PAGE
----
Homer Simpson’s first law of the playground: “Don’t tattle”.
Look, I had an excuse. It doesn’t make me a bad person.
We were frequently told by our headmaster that we were the worst behaved year he had ever had the misfortune to teach, and it was a badge we wore with pride. He wasn’t far wrong - there had been a spate of false fire alarms that had got so bad that they were considering holding lessons outside to save time, and the Wargrave Fire Brigade was making plans to relocate to the school car park.
Now picture if you will a geeky fourteen year old, coming out of a French class and making his way towards the maths block. A geek. A swot, top sets for everything and frankly suffering the usual bad hair day.
With a couple of minutes to spare before maths, there’s just time to visit the boys toilet in the Old School to lay a log of what promises to be epic proportions. The Old School bogs are the hangout for the yobs, smokers and skivers who’d do anything to miss a lesson and show new kids the Blue Goldfish, but things are getting desperate, and I’ve got to take the chance. By the time I push through the crowd of kids who all appear to be heading in the opposite direction, I’ve got a turtle’s head on, and I’m damn near to touching cloth.
It’s at this point I ask the plaintive question: What kind of fucking idiot puts a fire alarm point in the boys’ toilets in a secondary school? They might as well have painted it red and given it a big “Push Here” sign, which they did. Often.
As I walk into the bogs, I meet Psycho Phil - winner of the legendary School Fight Club competition and the hardest kid you’re ever likely to meet, ever - and his gang coming out, having obviously run out of smokes. And guess what? As they leave, they set off the fire alarm, for only the seventeenth time that week.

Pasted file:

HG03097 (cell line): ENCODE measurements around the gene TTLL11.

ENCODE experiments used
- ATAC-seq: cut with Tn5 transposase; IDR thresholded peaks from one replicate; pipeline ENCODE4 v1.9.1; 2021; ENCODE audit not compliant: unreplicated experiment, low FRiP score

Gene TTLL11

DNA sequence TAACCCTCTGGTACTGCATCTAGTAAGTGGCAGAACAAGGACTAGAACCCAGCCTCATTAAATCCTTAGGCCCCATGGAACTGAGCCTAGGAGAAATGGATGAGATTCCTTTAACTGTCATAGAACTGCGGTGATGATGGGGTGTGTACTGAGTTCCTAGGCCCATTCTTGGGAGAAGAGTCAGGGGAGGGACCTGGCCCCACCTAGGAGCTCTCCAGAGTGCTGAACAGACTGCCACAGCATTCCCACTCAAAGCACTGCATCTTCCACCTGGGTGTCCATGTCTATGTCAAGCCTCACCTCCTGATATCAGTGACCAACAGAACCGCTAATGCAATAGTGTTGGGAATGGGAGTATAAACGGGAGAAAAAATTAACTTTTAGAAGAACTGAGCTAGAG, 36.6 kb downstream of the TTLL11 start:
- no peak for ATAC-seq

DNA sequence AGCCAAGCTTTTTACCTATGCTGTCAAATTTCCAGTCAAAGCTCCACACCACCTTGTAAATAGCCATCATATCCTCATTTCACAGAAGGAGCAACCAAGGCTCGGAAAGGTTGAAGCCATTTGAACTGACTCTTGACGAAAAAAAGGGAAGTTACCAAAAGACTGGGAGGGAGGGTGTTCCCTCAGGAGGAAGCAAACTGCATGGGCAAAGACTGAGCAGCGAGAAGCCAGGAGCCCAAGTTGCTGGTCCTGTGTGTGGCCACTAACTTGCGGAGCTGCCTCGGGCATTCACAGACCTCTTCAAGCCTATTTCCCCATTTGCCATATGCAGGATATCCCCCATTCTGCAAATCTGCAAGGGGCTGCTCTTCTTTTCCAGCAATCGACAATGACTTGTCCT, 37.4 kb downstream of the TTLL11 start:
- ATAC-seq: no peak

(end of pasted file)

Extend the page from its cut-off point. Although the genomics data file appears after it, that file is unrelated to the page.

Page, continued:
For about ten seconds I’m caught between two stools (as it were). Do I take my urgently needed dump, or do I file out into the playground just in case I get burnt to death in this non-existant fire. Better get out. I opened the bog door and ran straight into the Head, rushing to the scene of the crime to apprehend the culprits red-handed. Me. Caught like a Treen in a disabled space cruiser.
Desperate to save my arse I blurted out “It was Phil, sir! Phil did it!”
Only trouble is, I just happened to be standing in front of half the school at the time. Whoops.
A voice came from the back of the crowd: “You’re fucking dead meat, you are!” I’m not exactly proud to say that at exactly 9.54am on that particular Thurdsay morning, I shat my pants.
Still, very kind of the Head to cover for me while I waddled off to clean myself up. Then, with the entire school, and I do mean upwards of 1,000 kids looking on, most calling out “Grass!” and words to that effect, Phil and I were marched to his study for un petit tete-a-tete.
I have never grovelled so hard in all my life. It wasn’t old Bull I was afraid off - it was the near fatal creaming I could reasonably expect from Psycho Phil at the end of the day. Or any day, even, in what appeared to be a very short life.
In short, I managed to convince the Head that I may have been mistaken in identifying Phil as the culprit in my rush to get to the toilet, and in fact, I may even have set the alarm off myself by swinging my bag over my shoulder as I walked past. It was a very impressive performance, and it must have done the trick, as we were both released without charge.
Outside the office, Phil took me to one side and said “I’ll see you after school.”
I shat myself for the second time that day.
By quarter to four, I was a gibbering wreck. Everybody else had treated me like the stoolpigeon that I was, and my day was a living hell. And I smelled of poop. I tried to slip out of school before Phil caught up with me, but it was useless, he’d been waiting for me since lunchtime and I was led by his minions for an audience with his royal thugness. He was flexing his fists, and his Doc Martens looked bigger and clumpier than ever. Doom.
I shat myself. Again.
He swung his arm out. I flinched.
“Thanks for getting me out of that one,” he said, “I owe you one, Bull was gonna have me expelled if I got caught again.” He shook me by the hand.
“Meep,” I replied, shatting myself.
“Now fuck off.”
I fucked off, and hid under my bed for the rest of the day just in case anything else scatalogical happened to me, like both my brother and sister coming upstairs to call me a grass. Which they did. Non-stop. For three weeks. I didn’t mind that. It was when my parents, neighbours and distant relations I hadn’t met for years started that I finally cracked.
The Law of the Playground has no witness protection programme. Arses.